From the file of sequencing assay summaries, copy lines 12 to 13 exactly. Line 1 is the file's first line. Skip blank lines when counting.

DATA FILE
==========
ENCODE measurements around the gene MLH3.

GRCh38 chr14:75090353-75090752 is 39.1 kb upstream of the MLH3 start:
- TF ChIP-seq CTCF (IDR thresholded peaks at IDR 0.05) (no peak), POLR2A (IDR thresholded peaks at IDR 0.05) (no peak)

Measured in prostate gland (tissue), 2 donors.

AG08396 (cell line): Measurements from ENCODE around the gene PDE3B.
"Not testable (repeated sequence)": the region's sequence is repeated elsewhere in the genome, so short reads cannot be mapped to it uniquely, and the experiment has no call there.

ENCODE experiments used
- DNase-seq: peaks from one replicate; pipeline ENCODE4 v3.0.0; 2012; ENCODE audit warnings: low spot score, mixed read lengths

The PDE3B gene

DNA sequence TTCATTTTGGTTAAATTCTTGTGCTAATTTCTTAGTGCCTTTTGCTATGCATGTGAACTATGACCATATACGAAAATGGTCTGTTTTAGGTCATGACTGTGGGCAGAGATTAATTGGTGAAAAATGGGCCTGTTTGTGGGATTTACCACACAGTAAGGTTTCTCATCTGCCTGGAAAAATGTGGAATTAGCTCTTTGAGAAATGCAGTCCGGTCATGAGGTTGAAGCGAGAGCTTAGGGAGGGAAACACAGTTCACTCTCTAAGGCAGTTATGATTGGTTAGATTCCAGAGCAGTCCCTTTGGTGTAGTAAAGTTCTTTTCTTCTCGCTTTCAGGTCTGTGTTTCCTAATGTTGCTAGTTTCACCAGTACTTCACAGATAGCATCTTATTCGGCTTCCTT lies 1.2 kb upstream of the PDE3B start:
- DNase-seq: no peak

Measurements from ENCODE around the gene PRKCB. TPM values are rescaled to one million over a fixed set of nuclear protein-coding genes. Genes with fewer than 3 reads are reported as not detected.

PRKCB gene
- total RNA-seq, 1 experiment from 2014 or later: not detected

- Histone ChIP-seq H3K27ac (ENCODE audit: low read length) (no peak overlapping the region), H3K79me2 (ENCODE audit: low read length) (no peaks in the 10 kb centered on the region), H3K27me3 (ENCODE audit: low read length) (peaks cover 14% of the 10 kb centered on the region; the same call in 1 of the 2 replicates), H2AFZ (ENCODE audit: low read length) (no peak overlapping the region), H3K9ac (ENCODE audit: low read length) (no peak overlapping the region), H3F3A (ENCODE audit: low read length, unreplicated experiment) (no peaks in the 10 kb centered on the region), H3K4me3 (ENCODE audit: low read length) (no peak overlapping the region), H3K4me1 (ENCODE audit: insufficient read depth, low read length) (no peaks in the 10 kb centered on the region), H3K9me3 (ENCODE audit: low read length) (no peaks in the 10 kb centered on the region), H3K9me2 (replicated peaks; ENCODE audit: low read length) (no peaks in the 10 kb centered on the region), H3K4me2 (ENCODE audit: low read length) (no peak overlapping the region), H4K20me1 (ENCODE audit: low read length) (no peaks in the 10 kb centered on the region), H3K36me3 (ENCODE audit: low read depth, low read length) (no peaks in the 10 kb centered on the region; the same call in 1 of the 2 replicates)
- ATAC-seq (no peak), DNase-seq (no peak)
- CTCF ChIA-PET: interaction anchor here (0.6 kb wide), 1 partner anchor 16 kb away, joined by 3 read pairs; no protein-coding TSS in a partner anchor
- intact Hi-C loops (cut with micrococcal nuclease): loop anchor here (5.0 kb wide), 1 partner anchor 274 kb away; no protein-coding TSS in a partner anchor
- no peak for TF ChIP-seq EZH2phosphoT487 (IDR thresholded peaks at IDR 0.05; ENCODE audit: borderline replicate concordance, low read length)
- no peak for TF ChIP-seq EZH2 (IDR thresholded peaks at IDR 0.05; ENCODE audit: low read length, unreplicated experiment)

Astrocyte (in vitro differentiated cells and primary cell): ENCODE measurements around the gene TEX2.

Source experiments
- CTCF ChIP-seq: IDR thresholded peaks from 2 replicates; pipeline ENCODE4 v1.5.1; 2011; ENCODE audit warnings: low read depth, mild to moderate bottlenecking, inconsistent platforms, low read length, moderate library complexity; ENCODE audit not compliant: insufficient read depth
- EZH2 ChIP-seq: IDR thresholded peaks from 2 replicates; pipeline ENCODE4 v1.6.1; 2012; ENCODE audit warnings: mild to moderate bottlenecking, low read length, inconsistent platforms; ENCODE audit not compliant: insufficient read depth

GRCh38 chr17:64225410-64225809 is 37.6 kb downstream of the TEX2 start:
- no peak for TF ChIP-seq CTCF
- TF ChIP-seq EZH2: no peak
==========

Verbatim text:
Measurements from ENCODE around the gene PRKCB. TPM values are rescaled to one million over a fixed set of nuclear protein-coding genes. Genes with fewer than 3 reads are reported as not detected.

PRKCB gene